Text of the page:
This is improbable

Marc Abrahams, Guardian columnist and founder of the Ig Nobel prizes, on research to make you smile and think

It can be tempting to assume that ‘improbable’ implies more than that – implies bad or good, worthless or valuable, trivial or important. Something improbable can be any of those, or none of them, or all of them, in different ways. Something can be bad in some respects and good in others.

Improbable is, simply: what you don’t expect.

I collect stories about improbable things, things that make people laugh, then think. The research, events and people in this article defy any quick attempt at judgement (bad-or-good? worthless-or-valuable? trivial-or-important?). But don’t let that stop you from trying.

Do ethicists steal more books?

‘One might suppose that ethicists would behave with particular moral scruple’, begins the little monograph published in the journal Mind, looking you straight in the eye while grinning and snorting, textily. The two co-authors, philosophy professors who specialise in ethics, thus embark on what they call a ‘preliminary investigation’ of their fellow ethics experts.

Eric Schwitzgebel, of the University of California, Riverside, and Joshua Rust, of Stetson University in Deland, Florida, surveyed almost 300 attendees of a meeting of the American Philosophical Association. Tell us, they asked in a variety of ways, about the ethical behaviour of ethicists you have known. Schwitzgebel and Rust offered candy to anyone who agreed to complete the survey form. They report that ‘a number of people stole candy without completing a questionnaire or took more than their share without permission’.

The ethics experts in aggregate indicated that in their experience, on the whole, ethicists behave no more ethically than do other persons. The paper pauses for just a moment to suggest a broader context. ‘Police officers commit crimes’, it says. ‘Doctors smoke. Economists invest badly. Clergy flout the rules of their religion.’

Schwitzgebel also wrote a study, on his own, called ‘Do ethicists steal more books?’, which elbowed its way into the face of readers of the journal Philosophical Psychology. He drew up lists of philosophy books – some specifically about ethics, others not. Then, using information available through computer networks, he examined the status of every copy of those books in 19 British and 13 American academic library systems.

Schwitzgebel looked separately at what happened to newish books (Buchanan’s Ethics, Efficiency and the Market; Hurd’s Moral Combat; and suchlike bestsellers), and to older ones (Kant’s Critique of Judgment; Nietzsche’s Beyond Good and Evil; and other beloved masterworks). It was roughly the same story. The ethics books, whether youthful or aged, went missing more often than did the not-quite-so-relentlessly-about- ethics books.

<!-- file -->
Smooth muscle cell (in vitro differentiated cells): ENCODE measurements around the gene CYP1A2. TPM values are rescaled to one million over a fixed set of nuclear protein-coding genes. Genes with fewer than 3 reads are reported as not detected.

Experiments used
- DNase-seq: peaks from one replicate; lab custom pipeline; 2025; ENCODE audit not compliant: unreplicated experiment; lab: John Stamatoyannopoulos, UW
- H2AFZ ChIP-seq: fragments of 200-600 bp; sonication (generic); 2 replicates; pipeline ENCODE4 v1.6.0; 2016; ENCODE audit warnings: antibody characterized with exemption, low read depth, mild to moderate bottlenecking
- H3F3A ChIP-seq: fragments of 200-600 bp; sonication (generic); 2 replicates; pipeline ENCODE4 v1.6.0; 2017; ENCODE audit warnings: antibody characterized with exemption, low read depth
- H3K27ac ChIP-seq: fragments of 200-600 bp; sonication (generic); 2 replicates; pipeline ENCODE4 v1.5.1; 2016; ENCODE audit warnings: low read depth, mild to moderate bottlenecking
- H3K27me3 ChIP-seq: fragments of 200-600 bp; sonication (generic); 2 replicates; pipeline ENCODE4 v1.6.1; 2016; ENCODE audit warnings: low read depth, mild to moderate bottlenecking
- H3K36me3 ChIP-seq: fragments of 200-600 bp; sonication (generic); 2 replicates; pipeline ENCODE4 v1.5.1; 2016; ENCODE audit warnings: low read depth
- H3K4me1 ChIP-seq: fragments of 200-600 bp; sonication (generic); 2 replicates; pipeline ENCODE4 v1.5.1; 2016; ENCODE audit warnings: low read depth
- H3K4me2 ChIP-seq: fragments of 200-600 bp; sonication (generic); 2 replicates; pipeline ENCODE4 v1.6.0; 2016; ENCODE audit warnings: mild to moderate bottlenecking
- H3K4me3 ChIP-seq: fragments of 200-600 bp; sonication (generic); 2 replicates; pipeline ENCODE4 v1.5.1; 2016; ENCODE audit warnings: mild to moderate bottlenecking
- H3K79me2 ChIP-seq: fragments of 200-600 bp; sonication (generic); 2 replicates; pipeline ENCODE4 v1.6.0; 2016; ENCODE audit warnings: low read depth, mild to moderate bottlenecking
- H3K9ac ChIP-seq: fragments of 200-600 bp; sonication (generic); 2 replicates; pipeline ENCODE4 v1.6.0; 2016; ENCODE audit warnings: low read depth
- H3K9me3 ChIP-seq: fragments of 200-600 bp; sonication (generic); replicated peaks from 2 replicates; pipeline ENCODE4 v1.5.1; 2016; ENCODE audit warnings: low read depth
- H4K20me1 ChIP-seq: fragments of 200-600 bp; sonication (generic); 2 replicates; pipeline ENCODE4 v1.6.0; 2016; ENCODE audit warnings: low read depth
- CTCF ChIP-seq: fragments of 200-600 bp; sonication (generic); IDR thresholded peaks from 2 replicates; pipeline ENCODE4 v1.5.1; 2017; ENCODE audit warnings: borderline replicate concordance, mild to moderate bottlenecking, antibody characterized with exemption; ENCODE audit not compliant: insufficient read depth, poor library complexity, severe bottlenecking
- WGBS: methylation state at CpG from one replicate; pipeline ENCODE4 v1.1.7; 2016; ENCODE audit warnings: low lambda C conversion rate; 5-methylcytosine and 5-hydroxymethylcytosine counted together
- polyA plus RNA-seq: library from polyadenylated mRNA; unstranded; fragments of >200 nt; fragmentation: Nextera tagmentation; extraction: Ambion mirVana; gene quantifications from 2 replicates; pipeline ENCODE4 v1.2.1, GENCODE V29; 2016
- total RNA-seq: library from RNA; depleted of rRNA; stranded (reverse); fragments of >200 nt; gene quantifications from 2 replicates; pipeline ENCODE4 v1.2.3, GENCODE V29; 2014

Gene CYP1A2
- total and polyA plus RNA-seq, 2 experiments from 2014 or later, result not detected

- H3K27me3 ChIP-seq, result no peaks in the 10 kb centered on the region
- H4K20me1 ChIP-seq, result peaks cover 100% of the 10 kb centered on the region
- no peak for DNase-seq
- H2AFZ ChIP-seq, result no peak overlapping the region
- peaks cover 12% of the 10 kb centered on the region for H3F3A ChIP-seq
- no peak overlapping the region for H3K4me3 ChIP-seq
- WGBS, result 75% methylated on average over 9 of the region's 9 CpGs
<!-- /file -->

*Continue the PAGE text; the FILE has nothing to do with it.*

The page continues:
The youthful, ‘relatively obscure, contemporary ethics books of the sort likely to be borrowed mainly by professors and advanced students of philosophy were actually about 50 per cent more likely to be missing’. The aged, ‘classic (pre-1900) ethics books were about twice as likely to be missing’. (For those older books, Schwitzgebel looked only at the American libraries, muttering that ‘the British library catalog system proved impractically unwieldy’.)

More recently, Schwitzgebel has written in his blog about what he calls ‘the phenomenology of being a jerk’. He identifies two important components of jerkhood. ‘First: an implicit or explicit sense that you are an “important” person.’ ‘Second: an implicit or explicit sense that you are surrounded by idiots.’

To determine whether you yourself might be a jerk, Schwitzgebel suggests, look at those two simple criteria. He adds the almost mandatory thought: ‘I can’t say that I myself show up as well by this self-diagnostic as I would have hoped.’

Research proposals: Sex witha stranger
‘Gender differences in receptivity to sexual offers’ should be a screamingly famous research report. Yet most people don’t know about it. Or maybe they can’t believe it exists.
It exists.
Published in 1989 in the Journal of Psychology and Human Sexuality, this 17-page sizzler tells a simple story. Five women and four men were sent, one at a time, on to a university campus. Each approached strangers of the opposite sex, and said: ‘I have been noticing you around campus. I find you to be very attractive.’ They then invited the strangers to have sex.

This experiment was performed twice, once in 1978, and again in 1982. The results were the same. As the report describes it: ‘The great majority of men were willing to have a sexual liaison with the women who approach them. Not one woman agreed to a sexual liaison.’

The study was conceived and directed by two psychology professors, Elaine Hatfield of the University of Hawaii at Manoa and Russell D. Clark III of Florida State University. It begins with a declaration: ‘According to cultural stereotypes, men are eager for sexual intercourse; it is women who set limits on such activity.’ It ends with a declamation: ‘Regardless of why we secured these data, however, the existence of these pronounced gender differences is interesting.’

The paper never does exactly explain why they secured the data, but it does supply a list of 59 earlier published studies that they found useful, interesting, or at least worth listing. These include four other sex-related reports by Hatfield and three technical reports from the prestigious US Commission on Obscenity and Pornography.

Fourteen years later, Hatfield and Clark published a study called ‘Love in the afternoon’, in which they tried to explain why they had done the experiment and what happened as a result. Here is a nutshell version of their explanation:
In the spring of 1978, Russ Clark was teaching a small class in experimental social psychology... Russ dropped a bomb. ‘Most women’, he said, ‘can get any man to do anything they want. Men have it harder. They have to worry about strategy, timing, and “tricks”.’